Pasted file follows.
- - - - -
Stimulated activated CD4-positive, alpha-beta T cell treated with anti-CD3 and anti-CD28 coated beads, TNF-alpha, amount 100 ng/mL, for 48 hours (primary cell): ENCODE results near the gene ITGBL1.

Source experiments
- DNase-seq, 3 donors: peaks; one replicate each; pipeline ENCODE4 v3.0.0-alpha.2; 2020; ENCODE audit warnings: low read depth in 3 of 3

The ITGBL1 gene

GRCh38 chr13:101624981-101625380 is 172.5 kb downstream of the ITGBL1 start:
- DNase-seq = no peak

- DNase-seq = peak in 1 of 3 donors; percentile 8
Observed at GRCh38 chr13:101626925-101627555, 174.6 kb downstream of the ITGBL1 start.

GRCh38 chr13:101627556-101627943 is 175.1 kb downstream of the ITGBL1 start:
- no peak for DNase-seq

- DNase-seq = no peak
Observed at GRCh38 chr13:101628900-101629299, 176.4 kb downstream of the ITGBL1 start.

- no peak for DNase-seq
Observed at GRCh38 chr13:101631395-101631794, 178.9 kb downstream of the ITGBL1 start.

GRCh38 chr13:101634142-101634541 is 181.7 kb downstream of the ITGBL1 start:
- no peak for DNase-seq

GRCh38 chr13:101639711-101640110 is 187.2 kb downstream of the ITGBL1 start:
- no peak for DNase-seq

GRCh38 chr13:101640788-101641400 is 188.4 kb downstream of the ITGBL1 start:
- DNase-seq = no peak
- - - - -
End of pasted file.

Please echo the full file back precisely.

Stimulated activated CD4-positive, alpha-beta T cell treated with anti-CD3 and anti-CD28 coated beads, TNF-alpha, amount 100 ng/mL, for 48 hours (primary cell): ENCODE results near the gene ITGBL1.

Source experiments
- DNase-seq, 3 donors: peaks; one replicate each; pipeline ENCODE4 v3.0.0-alpha.2; 2020; ENCODE audit warnings: low read depth in 3 of 3

The ITGBL1 gene

GRCh38 chr13:101624981-101625380 is 172.5 kb downstream of the ITGBL1 start:
- DNase-seq = no peak

- DNase-seq = peak in 1 of 3 donors; percentile 8
Observed at GRCh38 chr13:101626925-101627555, 174.6 kb downstream of the ITGBL1 start.

GRCh38 chr13:101627556-101627943 is 175.1 kb downstream of the ITGBL1 start:
- no peak for DNase-seq

- DNase-seq = no peak
Observed at GRCh38 chr13:101628900-101629299, 176.4 kb downstream of the ITGBL1 start.

- no peak for DNase-seq
Observed at GRCh38 chr13:101631395-101631794, 178.9 kb downstream of the ITGBL1 start.

GRCh38 chr13:101634142-101634541 is 181.7 kb downstream of the ITGBL1 start:
- no peak for DNase-seq

GRCh38 chr13:101639711-101640110 is 187.2 kb downstream of the ITGBL1 start:
- no peak for DNase-seq

GRCh38 chr13:101640788-101641400 is 188.4 kb downstream of the ITGBL1 start:
- DNase-seq = no peak